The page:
Providing Renewable Energy Resources with Local Clean Energy Alliance’s Al Weinrub

November 27, 2013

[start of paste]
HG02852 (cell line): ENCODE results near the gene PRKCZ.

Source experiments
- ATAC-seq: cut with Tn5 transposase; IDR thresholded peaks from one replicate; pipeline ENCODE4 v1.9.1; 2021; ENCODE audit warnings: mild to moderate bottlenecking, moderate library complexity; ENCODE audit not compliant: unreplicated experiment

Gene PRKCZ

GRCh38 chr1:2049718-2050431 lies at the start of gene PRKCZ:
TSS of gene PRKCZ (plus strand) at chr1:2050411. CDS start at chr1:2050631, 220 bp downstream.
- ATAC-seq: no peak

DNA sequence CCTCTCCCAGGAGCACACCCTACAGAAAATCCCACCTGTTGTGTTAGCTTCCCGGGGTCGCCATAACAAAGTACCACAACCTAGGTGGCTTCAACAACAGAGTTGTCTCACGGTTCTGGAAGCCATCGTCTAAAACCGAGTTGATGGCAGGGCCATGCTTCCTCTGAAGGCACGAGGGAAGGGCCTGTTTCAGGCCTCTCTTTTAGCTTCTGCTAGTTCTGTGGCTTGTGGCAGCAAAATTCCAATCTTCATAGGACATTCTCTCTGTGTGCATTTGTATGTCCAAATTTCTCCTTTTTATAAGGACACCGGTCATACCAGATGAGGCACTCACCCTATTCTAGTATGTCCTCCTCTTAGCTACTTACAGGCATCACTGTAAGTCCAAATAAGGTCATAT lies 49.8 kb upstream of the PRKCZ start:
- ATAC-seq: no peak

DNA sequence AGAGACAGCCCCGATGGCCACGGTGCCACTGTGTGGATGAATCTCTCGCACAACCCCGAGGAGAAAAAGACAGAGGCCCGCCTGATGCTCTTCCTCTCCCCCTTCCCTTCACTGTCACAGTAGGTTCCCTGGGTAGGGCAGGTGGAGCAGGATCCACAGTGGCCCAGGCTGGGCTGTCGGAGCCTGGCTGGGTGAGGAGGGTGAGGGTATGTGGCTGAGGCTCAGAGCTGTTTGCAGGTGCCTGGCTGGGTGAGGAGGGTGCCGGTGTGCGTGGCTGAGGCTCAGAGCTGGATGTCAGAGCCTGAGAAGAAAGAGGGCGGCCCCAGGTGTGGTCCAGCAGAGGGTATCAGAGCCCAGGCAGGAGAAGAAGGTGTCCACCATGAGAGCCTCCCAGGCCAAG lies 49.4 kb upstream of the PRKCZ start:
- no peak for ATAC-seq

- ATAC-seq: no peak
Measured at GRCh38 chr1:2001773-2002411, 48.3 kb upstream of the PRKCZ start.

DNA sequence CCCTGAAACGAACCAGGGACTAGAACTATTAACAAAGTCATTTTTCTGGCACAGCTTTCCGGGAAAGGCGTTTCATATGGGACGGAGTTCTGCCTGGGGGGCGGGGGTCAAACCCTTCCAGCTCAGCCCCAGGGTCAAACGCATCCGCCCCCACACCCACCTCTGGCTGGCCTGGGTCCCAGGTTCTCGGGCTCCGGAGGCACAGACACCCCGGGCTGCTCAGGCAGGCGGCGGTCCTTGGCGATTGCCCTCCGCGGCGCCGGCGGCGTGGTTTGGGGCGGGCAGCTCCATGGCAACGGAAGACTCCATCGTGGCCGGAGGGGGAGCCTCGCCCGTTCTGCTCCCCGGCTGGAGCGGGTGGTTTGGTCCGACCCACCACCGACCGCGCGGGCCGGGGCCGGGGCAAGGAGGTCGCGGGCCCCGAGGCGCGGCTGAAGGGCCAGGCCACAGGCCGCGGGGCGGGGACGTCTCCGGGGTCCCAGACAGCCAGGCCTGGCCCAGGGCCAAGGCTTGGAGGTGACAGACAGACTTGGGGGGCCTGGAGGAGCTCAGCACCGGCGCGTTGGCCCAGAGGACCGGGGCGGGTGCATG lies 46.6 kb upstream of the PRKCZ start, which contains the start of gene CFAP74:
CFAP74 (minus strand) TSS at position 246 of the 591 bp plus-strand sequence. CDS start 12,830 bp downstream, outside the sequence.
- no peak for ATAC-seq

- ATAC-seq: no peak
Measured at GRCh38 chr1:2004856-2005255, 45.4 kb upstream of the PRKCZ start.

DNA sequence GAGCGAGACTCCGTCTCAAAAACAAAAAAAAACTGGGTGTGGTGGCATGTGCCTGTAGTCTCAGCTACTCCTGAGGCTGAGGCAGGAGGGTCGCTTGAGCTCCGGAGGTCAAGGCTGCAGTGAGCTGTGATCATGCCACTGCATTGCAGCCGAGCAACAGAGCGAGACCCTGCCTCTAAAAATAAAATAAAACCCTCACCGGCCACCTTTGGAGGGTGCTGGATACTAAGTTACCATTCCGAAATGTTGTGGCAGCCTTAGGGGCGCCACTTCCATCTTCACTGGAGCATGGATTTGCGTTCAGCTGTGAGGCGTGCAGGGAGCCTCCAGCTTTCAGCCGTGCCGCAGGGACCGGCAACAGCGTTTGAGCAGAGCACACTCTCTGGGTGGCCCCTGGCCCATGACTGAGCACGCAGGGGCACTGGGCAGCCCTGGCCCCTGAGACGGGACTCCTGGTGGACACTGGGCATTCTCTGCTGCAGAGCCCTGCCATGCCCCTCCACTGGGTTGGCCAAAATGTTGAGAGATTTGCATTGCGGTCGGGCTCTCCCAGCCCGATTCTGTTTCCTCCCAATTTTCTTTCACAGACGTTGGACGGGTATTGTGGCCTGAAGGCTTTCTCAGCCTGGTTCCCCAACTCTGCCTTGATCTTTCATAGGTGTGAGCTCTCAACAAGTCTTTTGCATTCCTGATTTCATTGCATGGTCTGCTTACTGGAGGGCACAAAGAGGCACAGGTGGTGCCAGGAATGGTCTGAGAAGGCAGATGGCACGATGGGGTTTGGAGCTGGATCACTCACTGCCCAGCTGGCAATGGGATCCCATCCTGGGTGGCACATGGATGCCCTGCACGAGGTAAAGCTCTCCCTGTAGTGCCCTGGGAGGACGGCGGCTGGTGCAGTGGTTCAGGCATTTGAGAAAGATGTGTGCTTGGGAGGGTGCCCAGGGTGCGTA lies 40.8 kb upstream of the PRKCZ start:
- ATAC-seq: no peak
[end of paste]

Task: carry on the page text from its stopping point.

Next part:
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JOHN SHEGERIAN: Welcome back to Green is Good, and we’re so honored to have with us today Al Weinrub. He’s the Coordinator for the Local Clean Energy Alliance, LCEA. You can look him up at Welcome to Green is Good, Al. AL WEINRUB: Well, thank you very much. JOHN SHEGERIAN: Al, can you tell us a little bit about the Local Clean Energy Alliance? How and why was it even formed? AL WEINRUB: Well, the Local Clean Energy Alliance was put together because we felt the need to really bring local clean energy resources into communities in a way that would be beneficial to those communities so it sort of poses itself, in a way, against a big centralized model, big solar power plants in the desert, big wind farms, and looks at the renewable energy resource, which is distributed across every place it’s located to harness that energy source locally as a source of wealth for the community, as a way of addressing questions of sustainable community and resilient communities and in a way that’s very equitable so that’s the basic thrust of the Local Clean Energy Alliance to bring together the notion of locally developed energy resources with the needs of communities, especially urban communities, in a way that’s pretty much controlled by those communities so it very much has the notion associated with it of really democratizing energy, taking it away from the big energy producers and putting it in the hands of communities, whether those be small neighborhoods or cities or sort of more locally based and locally sized energy production. The Local Clean Energy Alliance is an alliance of about 70 or 80 organizations that sort of agree with that in concept and was formed about four or five years ago around a notion in California called community choice energy, which according to California law, passed in 2002, allows a city or a group of cities or a county or some jurisdiction like that to basically take over the procurement of electricity from the investor owned utilities so it sort of allows the community to be in the driver’s seat of deciding where electricity is going to come from while the utility continues to maintain the distribution system and do the billing and so on and so forth so it’s sort of a hybrid system but it’s really important because it can allow the community control where electricity will come from and that means it doesn’t necessarily come from somewhere else remotely but it would be electricity resources and energy efficiency that are actually built locally so that’s the basic idea of the Local Green Energy Alliance and the thrust. JOHN SHEGERIAN: Perfect, and for our listeners out there that want to join along, I’m on your beautiful website right now. It’s It’s wonderful. There’s lots of information and lots of ways to get involved and lots of resources and information about all the great work you do. How’d you get involved, Al? AL WEINRUB: Myself personally? JOHN SHEGERIAN: Yeah. AL WEINRUB: Well, that’s sort of a long history, but most recently, I was working for a high-tech company as the technical writer and I got finally laid off after a number of years of layoffs and so I looked around and I said, ‘Well, what needs to be addressed in the world today?’ and so it’s sort of like a liberation kind of thing and I saw the climate justice is the preeminent issue of our time and by climate justice, I mean that the impact of the climate disaster that we’re seeing is really not borne equally by people across the planet and it’s not caused equally by people across the planet so there’s a very strong inequality in the whole notion of what’s happening with the climate where poor people, people of color, across the world, in our country and in our communities are on the one hand, those who are most directly impacted the hardest by what’s going on, whether it be climate disaster or increased prices because of the resource issues that are going on and so on and that is the population that is least responsible for having brought this to bear so we don’t look at greenhouse gas reductions as simply a technical thing where if we just get rid of carbon, if we take some of the carbon out of our economy and out of our environment that everything is fine. We have to deal with al the social inequalities and who controls these basic resources if we’re ever going to survive as people living on the earth. JOHN SHEGERIAN: If you were to point to some of the alliance’s accomplishments, can you share with us some of the wins? I know you said one of the missions is democratizing energy, which I love it. Energy democracy makes sense in this world. Talk about some of the accomplishments and wins that your organization is getting. AL WEINRUB: Well, it’s a little tougher to talk about that because you know, it’s a very big struggle against very powerful interests to move anything in this direction so for the most part, our wins over the last number of years has been that we’ve changed the whole conversation around renewable energy so that we’re not the only ones but we’ve had a significant impact in getting people to think there’s renewable energy and there’s renewable energy and not all renewable energy is equal. Some is under the control of big large corporate interests and other is getting the community more involved so we’ve been really tracking and encouraging communities to get involved. If we had a win, I would say that in the biggest win or the thing that we would take the most credit for happened two years ago when there was a proposition put on the ballot in California that would have made it impossible to pursue community choice energy programs of the type that I mentioned before and we had just had our big clean power healthy communities conference, which we have every year that brings together people who are interested in this notion. We had just had that conference and that was the springboard for a grassroots movement against what was called Prop 16. At the time, we called it the PG&E Power Grab because PG&E is our investor on utility here. We actually won that battle. We defeated that Prop 16 proposition. Fifty-million dollars to us and that was a great victory. It kept the door open for the effort to democratize energy so our accomplishments have been on the ground in terms of various legislation and things that happen but more, I think, the work that we do tends to really broaden the notion and help spur this movement so all across the country right now, and we can’t take full credit for it, but there are initiatives of people trying to say, ‘Look, we need to take electricity production into our own hands,’ and people forming cooperatives and people trying to in some way create collectives, energy resources for the community, neighborhoods, churches, and so on and so forth so there’s a big movement out there of people trying to do that. We’re part of those movements and we’re part of city efforts at the level of a city to try to bring about more local renewable energy development and a lot more attention to energy demand reduction, energy efficiency and conservation and all that. After all, the cheapest and most direct way to deal with the question of greenhouse gas emissions is to stop wasting energy, period. JOHN SHEGERIAN: Right. When people talk about environmentalism and the green movement, some people even say it’s just a middle and upper class issue. Is that true or is it really spread across everybody now? AL WEINRUB: There’s no question that this has mostly been an issue of working-class people. A great majority of the folks, the 99%, however you want to say it, mostly poor people and people of color because those are the people who’ve basically been subjected to the worst impacts of the economic system we have, the dirty power plants, the refineries, all that stuff. There’s a whole environmental justice movement that has risen out of that so there have been various currents within what you would call the environmental movement but the real environment is the environment we all live with every day at work and within our communities and the fact is that those communities have not had the kind of resources that more middle class white or upper class people have had and certainly not the orientation of trying to preserve the environment like in the level of parks and natural habitat and whatnot but it’s all very important because you destroy the ecological system, you’re making life miserable for everybody and the people who are increasingly becoming aware of the importance of the ecological and environmental issue are people of color. If you look in California politics, for example, there have been attacks of California’s Global Warming Solutions Act, which is the landmark legislation that was passed a number of years ago and those attacks have been beaten back mostly because people of color have gone to the polls and voted and so it’s people of color more than any other grouping within the society that actually recognized the importance of dealing with environmental issues. JOHN SHEGERIAN: We were talking about some of your more recent accomplishments and stuff. What’s your goals now for the next months ahead and the next couple of years? What would wins look like for the Local Clean Energy Alliance and successes look like that you want to happen now? AL WEINRUB: Right. You would measure that by the extent to which communities are really building and developing local renewable energy resources in their communities and that would be sort of the measure of achievement and I think that we’re not on the cusp of seeing a lot of that. We have a struggle, for example, in San Francisco right now where they’re on the cusp of instituting a community choice energy system that would call for hundreds of megawatts of local renewable demand reduction and new energy production in the city of San Francisco, efforts in Sonoma that are going that way. We have citywide efforts that are being launched by Sierra Club and others to make it easier for local energy resources to be built through standardized permitting procedures. We have efforts on energy demand reduction through efficiency and multifamily residential buildings and so on and so forth so there’s a lot of things that I think are wins. They’re going to be incremental but the ultimate thing is we have to see a society and communities where people are basically creating a sustainable economy based on a sustainable energy resources and that has to be a kind of local community resource if it’s going to succeed. JOHN SHEGERIAN: Al, we’re down to two minutes. For our listeners out there that want to get involved or volunteer or donate, what do you tell them? How do you engage them so they can help with this great movement that you’re part of? AL WEINRUB: Well, I encourage people to get on the email list, which they can do from the home page right at the top of our website, to check out our publication called Community Power: Decentralized Renewable Energy in California, which is downloadable and it’s sort of focused on California data, but it has relevance all around. Certainly, a donation would always be welcome and they can do that by just sending me an email director at or you know, I’m in touch with people all around the country so people don’t have to get involved in California per se. There’s initiatives all over that sort of mirror the kind of notions I’ve been talking about. JOHN SHEGERIAN: Perfect. Well, thank you, Al, and we’re so thankful you came on today. For our listeners out there that want to get more involved, Al Weinrub, you are a clean energy leader and truly living proof that green is good. AL WEINRUB: Great. Thanks a lot.